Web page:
maian
QUOTE (Spider Dijon @ Apr 11 2007, 02:35 PM)
He can't hack living in 21st centuary Manchester so he throws himself off a building...does anyone else here think he's a bit of a fruit loop?
*


It's not that he can't hack it, just that he was happier in the 1970s. Though 21st century Manchester may have been the delusion and the 1970s real, not the other way around.
Spider Dijon
QUOTE (maian @ Apr 11 2007, 01:37 PM)
It's not that he can't hack it, just that he was happier in the 1970s. Though 21st century Manchester may have been the delusion and the 1970s real, not the other way around.
*

Ah maybe you're right, personally though If it were me and I wanted to put myself into a comba and I wouldn't make a habit of jumping off buildings to do it. Reality or not, I'd start on the ground.
Wife Of Rolex
QUOTE (maian @ Apr 11 2007, 02:37 PM)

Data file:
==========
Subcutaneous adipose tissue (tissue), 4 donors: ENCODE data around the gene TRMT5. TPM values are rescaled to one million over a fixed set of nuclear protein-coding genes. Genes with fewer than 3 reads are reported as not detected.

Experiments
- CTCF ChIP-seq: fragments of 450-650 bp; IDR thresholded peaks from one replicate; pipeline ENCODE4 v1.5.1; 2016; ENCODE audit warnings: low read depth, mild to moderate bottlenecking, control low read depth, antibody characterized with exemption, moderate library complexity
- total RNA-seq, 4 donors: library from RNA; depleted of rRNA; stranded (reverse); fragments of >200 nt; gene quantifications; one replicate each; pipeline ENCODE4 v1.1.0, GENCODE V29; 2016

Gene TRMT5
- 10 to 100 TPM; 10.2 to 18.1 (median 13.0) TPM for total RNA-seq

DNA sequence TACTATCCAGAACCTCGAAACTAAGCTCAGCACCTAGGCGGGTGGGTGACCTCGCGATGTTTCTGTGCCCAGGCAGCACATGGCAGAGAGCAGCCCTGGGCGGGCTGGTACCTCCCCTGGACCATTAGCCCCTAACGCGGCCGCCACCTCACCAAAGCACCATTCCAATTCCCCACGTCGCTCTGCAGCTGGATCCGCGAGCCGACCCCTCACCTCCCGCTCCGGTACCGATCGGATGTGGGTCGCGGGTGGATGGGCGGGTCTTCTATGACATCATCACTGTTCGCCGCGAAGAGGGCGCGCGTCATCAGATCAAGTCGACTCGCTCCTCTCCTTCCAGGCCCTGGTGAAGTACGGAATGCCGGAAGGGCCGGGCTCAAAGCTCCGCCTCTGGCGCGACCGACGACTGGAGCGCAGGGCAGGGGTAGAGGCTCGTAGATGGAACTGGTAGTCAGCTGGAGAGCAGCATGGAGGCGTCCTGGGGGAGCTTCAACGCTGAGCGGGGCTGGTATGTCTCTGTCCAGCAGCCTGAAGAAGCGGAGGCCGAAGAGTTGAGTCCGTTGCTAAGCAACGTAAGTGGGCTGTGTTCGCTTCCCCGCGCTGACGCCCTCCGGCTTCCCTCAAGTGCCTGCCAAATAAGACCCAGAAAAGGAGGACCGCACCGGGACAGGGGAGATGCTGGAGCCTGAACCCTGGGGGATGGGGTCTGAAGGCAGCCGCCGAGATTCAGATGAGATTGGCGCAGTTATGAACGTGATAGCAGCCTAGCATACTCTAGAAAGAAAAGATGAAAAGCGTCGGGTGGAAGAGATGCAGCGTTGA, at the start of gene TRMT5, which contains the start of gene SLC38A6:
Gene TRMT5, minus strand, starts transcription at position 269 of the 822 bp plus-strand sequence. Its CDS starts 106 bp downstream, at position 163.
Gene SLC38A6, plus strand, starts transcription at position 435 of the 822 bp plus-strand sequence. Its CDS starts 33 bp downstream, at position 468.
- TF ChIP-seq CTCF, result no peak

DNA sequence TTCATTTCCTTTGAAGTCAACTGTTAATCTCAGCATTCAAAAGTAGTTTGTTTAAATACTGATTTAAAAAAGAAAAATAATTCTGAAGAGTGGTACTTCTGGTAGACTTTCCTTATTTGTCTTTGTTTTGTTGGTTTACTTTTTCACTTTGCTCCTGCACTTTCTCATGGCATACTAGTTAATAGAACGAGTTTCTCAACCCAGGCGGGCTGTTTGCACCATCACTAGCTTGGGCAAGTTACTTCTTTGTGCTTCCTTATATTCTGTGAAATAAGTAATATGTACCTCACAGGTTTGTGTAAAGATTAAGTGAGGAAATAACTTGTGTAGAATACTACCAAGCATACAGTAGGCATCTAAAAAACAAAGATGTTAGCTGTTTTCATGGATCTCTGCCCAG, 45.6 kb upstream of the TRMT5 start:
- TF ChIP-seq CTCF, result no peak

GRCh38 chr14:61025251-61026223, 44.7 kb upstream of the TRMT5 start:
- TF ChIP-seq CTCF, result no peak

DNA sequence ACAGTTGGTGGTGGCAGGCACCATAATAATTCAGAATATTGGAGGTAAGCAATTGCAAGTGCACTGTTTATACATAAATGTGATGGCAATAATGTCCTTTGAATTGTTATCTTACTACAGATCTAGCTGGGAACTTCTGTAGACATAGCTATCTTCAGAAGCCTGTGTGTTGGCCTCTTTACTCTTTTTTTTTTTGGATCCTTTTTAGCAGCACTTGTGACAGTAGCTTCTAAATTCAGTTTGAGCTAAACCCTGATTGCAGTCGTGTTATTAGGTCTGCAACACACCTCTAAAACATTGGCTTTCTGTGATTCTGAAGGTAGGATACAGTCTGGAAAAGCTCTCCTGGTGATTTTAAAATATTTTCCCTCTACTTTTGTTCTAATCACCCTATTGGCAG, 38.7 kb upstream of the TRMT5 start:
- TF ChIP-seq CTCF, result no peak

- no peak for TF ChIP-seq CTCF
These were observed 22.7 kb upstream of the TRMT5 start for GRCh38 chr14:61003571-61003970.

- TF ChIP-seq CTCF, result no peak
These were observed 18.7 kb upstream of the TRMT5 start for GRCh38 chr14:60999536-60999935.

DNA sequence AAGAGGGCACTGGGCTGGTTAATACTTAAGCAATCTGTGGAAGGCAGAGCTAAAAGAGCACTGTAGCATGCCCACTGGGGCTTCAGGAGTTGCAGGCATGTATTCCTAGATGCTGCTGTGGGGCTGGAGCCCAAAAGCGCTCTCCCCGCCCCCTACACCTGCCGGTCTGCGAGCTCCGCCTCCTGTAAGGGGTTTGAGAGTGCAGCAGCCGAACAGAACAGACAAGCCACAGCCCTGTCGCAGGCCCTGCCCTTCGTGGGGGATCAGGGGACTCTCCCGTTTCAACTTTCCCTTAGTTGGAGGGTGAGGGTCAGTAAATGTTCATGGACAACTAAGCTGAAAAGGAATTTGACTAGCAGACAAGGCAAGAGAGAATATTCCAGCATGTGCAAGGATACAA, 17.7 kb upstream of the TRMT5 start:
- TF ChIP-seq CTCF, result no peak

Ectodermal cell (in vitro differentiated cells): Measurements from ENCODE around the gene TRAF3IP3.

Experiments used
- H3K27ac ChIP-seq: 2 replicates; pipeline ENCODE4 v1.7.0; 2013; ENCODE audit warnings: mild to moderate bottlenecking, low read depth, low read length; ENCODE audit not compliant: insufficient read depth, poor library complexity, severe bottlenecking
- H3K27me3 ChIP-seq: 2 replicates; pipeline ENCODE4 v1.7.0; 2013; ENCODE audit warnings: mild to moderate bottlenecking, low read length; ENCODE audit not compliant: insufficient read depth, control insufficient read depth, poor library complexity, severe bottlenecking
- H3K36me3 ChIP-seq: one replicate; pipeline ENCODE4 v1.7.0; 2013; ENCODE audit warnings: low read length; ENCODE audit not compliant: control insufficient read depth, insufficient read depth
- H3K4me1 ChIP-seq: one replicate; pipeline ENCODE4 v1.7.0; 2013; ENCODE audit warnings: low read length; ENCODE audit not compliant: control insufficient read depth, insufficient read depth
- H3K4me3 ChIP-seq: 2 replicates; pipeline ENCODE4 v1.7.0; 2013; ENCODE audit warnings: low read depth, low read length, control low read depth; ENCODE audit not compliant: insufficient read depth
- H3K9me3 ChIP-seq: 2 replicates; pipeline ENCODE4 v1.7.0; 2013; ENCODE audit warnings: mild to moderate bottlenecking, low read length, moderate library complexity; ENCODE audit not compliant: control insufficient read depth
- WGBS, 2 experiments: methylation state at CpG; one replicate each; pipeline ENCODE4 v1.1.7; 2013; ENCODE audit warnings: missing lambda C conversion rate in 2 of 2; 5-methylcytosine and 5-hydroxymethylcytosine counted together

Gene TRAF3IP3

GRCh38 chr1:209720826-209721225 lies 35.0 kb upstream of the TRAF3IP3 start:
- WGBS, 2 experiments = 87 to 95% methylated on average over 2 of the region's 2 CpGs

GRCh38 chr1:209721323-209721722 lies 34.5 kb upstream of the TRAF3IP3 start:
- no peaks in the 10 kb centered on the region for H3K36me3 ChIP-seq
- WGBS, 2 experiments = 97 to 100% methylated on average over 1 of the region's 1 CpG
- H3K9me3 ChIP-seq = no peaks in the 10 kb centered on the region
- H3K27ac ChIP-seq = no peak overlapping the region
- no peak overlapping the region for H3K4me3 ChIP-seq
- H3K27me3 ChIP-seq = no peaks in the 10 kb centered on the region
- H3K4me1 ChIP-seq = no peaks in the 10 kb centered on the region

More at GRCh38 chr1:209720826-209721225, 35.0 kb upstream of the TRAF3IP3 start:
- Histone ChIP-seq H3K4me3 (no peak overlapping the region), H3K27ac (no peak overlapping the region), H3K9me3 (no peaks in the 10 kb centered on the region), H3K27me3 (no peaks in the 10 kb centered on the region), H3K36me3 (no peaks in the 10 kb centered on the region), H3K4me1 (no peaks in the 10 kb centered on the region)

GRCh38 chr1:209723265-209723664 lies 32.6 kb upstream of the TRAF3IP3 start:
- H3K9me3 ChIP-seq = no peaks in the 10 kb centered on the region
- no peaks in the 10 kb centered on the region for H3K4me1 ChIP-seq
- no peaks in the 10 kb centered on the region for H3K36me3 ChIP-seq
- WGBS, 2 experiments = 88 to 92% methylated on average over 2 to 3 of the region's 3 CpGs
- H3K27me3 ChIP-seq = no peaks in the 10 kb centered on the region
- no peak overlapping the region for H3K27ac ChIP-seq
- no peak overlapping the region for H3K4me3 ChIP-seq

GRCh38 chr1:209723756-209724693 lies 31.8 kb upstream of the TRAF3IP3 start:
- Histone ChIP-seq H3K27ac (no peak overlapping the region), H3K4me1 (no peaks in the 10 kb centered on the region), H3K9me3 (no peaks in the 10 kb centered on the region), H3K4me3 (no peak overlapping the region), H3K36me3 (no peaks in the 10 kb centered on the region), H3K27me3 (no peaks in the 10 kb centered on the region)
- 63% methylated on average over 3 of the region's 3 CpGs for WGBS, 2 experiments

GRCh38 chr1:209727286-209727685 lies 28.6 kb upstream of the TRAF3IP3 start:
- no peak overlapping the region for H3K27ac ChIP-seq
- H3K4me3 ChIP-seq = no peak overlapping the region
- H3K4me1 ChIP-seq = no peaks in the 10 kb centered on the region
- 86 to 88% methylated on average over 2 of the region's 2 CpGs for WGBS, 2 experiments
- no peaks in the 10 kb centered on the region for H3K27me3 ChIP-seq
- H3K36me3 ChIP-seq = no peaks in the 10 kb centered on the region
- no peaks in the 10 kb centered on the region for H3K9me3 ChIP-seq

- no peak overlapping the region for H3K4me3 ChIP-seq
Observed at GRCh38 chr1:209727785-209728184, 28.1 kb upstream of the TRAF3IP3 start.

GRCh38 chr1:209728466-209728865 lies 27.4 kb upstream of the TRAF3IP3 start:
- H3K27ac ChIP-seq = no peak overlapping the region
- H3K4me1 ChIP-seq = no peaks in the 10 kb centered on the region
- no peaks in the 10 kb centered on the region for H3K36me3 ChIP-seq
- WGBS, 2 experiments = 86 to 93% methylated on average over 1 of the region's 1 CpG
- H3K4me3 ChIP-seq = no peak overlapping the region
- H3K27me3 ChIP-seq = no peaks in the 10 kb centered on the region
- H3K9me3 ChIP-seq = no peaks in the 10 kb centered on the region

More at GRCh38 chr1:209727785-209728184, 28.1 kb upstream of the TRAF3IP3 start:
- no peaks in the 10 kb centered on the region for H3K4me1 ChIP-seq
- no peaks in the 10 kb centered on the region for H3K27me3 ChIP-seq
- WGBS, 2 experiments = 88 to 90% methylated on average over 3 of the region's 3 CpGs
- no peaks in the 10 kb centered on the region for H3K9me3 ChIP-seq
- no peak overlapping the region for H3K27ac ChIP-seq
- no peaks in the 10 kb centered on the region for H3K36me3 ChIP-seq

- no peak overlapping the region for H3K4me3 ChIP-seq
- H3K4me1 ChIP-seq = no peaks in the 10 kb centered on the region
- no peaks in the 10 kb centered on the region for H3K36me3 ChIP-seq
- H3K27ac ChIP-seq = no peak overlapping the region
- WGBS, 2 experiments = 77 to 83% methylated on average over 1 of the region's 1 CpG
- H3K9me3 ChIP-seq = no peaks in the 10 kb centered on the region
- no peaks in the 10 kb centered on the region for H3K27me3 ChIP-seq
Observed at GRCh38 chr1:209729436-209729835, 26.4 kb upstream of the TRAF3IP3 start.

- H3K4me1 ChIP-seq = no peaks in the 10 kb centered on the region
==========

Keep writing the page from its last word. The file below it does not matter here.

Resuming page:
It's not that he can't hack it, just that he was happier in the 1970s. Though 21st century Manchester may have been the delusion and the 1970s real, not the other way around.
*


That doesn't really explain the names he came up with for him, Annie and Gene in the swingers episode. Tony & Cherie Blair and Gordon Brown. If he was a 36 year old man living in 1973 he wouldn't know those names.


Wife Of Rolex
maian
QUOTE (Wife Of Rolex @ Apr 11 2007, 03:11 PM)
That doesn't really explain the names he came up with for him, Annie and Gene in the swingers episode. Tony & Cherie Blair and Gordon Brown. If he was a 36 year old man living in 1973 he wouldn't know those names.
Wife Of Rolex
*

Though he could have made it all up and it just happens to mirror our reality. Delusions tend to be very intricate and vivid in some cases, so it could happen. Besides which, they're all fairly common names.